For the Love of Seuss

I am a bit bothered by the decision of Dr. Seuss Enterprises to stop publishing six of the great man’s books, especially as a few of them are among my favorites. There is a particular kind of thing Seuss does, starting with a simple leap of the imagination and then building on that and then building on that. The Cat in the Hat is like that, and fortunately it’s not on the list, but books like McElligot’s Pool, Scrambled Eggs Super, and To Think That I Saw it on Mulberry Street are like that, too. I remember thinking (at a very young age, his target age) “Now, here is somebody who understands how imagination works,” one thought leading to another thought leading to another thought and you’re on the journey to forever that began with a single step, you’re climbing a ladder that goes right up into the sky. It’s a very different thing to just being somebody with a good imagination.
Of course, similar to the Potato Head case, it’s a company decision, there was no outside pressure brought. And, it appears to be a done deal. Nonetheless, as a Dr. Seuss fan, and someone whose life has been, at a very formative level, shaped by his words, I must object. Seriously, “a Chinese boy who eats with sticks…” How is that offensive? Do Chinese people eat with chopsticks, or do they not? There was no meanness in it, at all. And in McElligot’s pool, the offensive part was some Eskimo fish swimming down from the North Pole. In Scrambled Eggs, I couldn’t see the problem at all, except maybe the character named Ali, who was wearing a turban as he carried his basket into the mountains to fetch a rare egg. But mere ethnicity itself should not cause offense.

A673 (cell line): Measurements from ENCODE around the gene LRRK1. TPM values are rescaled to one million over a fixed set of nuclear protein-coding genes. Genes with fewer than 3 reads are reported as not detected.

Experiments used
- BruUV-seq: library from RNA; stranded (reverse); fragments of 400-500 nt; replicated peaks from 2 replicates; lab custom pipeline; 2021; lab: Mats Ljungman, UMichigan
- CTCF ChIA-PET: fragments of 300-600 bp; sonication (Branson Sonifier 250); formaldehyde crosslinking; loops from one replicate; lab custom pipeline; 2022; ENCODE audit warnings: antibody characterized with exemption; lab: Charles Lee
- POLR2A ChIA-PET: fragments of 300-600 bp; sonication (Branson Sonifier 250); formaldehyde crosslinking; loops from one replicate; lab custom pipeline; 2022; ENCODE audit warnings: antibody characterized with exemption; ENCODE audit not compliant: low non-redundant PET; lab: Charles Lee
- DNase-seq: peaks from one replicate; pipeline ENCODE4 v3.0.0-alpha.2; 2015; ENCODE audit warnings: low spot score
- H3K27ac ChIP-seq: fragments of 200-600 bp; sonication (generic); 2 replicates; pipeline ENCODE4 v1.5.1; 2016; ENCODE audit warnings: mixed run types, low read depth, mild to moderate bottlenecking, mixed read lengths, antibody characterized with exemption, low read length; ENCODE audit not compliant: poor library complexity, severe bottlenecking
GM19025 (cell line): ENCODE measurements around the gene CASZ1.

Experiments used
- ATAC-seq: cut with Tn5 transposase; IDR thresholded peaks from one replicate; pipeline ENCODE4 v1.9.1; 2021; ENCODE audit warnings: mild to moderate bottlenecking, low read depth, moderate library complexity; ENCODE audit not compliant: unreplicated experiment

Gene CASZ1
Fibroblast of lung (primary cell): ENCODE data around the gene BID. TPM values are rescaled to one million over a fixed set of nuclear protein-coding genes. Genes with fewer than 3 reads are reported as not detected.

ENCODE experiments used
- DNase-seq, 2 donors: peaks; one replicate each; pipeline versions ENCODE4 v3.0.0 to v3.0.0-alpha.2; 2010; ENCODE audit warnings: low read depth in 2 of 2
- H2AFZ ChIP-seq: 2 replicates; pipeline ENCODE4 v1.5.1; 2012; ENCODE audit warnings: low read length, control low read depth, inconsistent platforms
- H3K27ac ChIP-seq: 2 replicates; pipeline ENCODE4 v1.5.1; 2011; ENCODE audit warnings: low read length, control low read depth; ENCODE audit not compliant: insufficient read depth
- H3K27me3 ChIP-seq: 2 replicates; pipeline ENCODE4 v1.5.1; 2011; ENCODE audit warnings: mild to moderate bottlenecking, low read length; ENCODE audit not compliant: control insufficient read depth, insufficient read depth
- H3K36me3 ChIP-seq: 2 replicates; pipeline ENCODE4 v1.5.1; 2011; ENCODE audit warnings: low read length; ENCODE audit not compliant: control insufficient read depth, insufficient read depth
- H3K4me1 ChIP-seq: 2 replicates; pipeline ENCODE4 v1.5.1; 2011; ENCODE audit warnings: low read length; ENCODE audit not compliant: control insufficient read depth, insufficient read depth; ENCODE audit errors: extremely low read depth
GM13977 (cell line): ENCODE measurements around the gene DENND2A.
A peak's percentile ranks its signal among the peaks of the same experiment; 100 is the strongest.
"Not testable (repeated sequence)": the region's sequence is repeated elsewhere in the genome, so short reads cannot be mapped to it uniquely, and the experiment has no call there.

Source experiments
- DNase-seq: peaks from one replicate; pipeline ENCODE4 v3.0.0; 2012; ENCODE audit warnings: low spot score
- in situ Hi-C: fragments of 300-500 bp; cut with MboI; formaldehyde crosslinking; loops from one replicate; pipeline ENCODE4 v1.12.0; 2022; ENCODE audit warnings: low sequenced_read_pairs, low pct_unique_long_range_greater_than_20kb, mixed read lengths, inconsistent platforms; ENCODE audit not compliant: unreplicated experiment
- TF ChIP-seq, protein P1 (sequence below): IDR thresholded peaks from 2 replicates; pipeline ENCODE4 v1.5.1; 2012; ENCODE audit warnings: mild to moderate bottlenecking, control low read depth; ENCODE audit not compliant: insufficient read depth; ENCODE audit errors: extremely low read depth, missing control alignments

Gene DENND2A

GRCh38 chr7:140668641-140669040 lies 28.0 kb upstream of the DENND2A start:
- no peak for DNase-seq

The other books are If I Ran the Zoo, On Beyond Zebra, and The Cat’s Quizzer.
I’m not sure how much of an effect not publishing those books will have. There are pdf versions of them online and plenty of teachers have them as a resource. But, we will see. We are moving into a Puritanical, or Victorian era type of mindset, where any impure thoughts cannot be expressed in public. And things can retroactively become taboo.

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Brave New World

I’m going to try and do this without too many spoilers, because I do recommend that everybody watch Brave New World on Netflix, whether you’ve read the book or not. It stands up on its own right.
I was a teenager when I read Brave New World, approximately half a century ago, so some of the details of the book were blurry anyway, but I was pretty sure some things were changed. No reference at all to Ford, for instance. Neither Helmhotz Watson or Mustapha Mond were female, in the book. A few other things. And the ending. The ending was very different. Like night and day different.
But, I remember having the same feeling about it as I did when I read it. This may not have been Huxley’s intention, but it struck me, in both cases, that some aspects of society in New London were not that bad. The architecture and technology were totally futuristic and classy (I like that in a sci-fi movie), the public orgies were awesome, and the whole idea of life being a non-stop party with lots and lots of drugs appealed to me greatly.